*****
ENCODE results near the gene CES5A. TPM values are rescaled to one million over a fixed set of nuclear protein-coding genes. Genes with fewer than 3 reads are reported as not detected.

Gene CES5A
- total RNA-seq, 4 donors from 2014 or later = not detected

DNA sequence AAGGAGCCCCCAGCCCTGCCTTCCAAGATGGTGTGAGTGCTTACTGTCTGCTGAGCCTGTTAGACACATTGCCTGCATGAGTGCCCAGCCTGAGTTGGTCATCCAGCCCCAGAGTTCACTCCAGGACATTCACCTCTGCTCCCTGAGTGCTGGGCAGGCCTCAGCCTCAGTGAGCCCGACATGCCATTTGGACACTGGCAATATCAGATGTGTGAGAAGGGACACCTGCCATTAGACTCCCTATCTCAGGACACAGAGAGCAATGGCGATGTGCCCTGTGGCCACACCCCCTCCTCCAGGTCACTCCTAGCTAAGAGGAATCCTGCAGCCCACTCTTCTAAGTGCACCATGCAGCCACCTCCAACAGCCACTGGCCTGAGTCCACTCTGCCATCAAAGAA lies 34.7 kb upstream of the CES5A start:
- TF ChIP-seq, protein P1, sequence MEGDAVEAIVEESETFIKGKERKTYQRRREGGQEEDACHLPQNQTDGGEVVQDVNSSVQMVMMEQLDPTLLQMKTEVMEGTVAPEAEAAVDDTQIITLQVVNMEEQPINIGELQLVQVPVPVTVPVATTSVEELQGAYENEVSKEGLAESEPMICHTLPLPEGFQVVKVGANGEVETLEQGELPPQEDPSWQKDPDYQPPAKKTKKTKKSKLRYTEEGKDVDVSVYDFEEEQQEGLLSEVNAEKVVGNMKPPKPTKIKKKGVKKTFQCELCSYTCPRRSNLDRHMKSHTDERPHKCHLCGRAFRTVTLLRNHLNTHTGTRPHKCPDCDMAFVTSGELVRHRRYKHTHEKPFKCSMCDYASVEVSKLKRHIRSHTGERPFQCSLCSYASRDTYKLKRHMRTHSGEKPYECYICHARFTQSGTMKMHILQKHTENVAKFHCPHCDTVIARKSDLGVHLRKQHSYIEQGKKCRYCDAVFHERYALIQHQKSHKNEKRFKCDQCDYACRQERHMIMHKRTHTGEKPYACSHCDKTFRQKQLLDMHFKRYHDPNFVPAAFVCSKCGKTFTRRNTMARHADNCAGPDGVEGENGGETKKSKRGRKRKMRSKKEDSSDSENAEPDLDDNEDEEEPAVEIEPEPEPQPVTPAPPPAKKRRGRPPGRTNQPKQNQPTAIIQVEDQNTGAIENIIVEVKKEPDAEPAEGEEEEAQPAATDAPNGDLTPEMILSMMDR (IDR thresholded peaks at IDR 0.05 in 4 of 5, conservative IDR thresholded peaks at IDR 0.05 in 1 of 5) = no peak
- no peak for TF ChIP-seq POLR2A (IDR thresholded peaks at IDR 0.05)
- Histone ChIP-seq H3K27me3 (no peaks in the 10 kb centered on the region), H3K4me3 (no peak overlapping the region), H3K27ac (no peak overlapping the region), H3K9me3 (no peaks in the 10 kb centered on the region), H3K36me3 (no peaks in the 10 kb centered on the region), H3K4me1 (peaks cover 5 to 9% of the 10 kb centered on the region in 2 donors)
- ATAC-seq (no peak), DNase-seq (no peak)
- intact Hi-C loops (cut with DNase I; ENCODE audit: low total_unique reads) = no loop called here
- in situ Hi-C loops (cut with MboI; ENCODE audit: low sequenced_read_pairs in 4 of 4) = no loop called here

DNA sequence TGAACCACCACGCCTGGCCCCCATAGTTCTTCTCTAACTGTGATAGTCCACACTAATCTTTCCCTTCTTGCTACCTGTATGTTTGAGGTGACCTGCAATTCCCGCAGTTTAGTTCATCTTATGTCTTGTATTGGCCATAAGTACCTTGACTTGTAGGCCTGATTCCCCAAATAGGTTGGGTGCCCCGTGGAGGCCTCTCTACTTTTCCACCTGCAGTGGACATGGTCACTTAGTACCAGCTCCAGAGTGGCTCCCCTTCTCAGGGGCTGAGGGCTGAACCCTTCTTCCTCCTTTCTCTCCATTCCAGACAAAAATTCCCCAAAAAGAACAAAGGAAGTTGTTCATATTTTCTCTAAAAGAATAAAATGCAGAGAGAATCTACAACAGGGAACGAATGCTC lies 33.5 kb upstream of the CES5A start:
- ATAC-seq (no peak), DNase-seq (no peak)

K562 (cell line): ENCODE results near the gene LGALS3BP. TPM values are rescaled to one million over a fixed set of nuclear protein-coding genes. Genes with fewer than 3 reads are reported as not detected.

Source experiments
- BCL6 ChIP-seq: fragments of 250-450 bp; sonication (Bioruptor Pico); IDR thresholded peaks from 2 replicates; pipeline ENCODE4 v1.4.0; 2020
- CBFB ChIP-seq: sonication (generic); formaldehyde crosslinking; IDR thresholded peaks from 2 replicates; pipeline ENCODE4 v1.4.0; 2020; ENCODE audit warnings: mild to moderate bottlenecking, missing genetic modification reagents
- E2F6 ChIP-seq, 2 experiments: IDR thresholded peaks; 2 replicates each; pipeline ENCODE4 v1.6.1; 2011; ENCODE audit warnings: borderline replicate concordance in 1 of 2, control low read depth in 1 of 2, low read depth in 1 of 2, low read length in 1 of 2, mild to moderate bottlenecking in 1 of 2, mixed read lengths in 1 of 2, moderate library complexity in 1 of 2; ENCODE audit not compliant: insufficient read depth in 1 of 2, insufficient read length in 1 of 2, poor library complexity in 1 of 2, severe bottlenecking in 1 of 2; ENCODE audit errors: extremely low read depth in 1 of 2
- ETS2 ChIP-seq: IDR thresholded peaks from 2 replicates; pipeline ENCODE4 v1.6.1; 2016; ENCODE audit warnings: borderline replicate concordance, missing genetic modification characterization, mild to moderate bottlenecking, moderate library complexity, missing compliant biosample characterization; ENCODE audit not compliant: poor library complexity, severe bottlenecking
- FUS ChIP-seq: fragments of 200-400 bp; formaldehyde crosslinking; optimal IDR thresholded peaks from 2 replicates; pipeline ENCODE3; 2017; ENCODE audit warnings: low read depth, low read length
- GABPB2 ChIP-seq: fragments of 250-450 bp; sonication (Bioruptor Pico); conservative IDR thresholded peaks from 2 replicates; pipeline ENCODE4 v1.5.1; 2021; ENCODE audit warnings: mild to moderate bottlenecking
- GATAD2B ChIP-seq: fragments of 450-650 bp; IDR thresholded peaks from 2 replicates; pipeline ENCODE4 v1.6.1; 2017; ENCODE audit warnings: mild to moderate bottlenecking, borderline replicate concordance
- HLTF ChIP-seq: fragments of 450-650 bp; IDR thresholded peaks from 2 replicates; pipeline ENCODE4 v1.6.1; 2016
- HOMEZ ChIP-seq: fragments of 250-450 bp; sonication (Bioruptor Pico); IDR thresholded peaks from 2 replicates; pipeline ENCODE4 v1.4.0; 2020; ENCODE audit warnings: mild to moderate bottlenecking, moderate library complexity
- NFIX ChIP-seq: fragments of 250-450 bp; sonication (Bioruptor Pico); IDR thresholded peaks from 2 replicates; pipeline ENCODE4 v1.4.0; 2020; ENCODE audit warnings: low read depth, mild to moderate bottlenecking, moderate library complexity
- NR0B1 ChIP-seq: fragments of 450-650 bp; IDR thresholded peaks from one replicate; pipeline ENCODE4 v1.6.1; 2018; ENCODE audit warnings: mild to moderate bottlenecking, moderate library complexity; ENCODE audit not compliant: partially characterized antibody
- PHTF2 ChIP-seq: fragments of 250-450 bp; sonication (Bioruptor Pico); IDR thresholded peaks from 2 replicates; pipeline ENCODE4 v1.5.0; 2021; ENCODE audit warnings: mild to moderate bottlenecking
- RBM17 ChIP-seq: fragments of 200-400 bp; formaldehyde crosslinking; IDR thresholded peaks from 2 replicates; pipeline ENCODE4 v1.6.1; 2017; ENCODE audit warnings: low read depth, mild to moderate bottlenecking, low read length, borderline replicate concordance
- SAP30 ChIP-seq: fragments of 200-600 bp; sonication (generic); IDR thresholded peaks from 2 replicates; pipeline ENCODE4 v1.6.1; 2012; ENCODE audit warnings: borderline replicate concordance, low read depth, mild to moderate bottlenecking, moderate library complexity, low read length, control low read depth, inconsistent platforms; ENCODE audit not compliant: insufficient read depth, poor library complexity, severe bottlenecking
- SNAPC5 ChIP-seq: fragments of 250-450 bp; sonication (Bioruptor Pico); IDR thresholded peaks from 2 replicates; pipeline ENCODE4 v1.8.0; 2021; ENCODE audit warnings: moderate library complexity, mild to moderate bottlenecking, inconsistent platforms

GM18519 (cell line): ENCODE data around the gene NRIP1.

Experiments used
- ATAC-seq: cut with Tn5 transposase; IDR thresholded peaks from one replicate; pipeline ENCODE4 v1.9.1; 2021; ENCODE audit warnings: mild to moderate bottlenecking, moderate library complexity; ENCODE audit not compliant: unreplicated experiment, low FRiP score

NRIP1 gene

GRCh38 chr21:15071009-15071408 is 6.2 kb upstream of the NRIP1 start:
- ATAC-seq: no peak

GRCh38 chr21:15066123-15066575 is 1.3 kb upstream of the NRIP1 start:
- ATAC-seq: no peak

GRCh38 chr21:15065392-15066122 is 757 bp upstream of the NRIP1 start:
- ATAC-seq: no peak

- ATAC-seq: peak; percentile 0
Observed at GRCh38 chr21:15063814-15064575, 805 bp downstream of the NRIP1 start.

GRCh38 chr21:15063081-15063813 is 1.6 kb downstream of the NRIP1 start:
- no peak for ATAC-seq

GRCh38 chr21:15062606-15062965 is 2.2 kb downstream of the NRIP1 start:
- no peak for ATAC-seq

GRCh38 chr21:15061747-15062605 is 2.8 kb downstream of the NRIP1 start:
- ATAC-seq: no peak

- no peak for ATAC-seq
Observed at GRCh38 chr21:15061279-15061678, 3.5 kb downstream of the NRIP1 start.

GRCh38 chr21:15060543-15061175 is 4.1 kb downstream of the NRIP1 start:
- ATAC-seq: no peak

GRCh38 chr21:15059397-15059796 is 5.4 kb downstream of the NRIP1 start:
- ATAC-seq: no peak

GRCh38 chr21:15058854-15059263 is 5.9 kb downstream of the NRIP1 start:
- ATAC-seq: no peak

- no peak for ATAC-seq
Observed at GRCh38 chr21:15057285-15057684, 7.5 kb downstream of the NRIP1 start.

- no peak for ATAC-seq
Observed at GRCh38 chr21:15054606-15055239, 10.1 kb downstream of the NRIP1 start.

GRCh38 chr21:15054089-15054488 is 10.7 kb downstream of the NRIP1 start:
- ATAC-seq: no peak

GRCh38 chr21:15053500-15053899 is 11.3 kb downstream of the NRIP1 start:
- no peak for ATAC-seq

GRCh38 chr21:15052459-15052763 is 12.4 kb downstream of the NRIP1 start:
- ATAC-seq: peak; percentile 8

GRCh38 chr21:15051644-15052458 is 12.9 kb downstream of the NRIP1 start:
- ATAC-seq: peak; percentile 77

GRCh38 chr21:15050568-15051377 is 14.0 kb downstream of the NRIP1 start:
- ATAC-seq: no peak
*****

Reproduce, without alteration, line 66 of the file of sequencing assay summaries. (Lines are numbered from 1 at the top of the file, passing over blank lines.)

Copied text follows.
GRCh38 chr21:15051644-15052458 is 12.9 kb downstream of the NRIP1 start: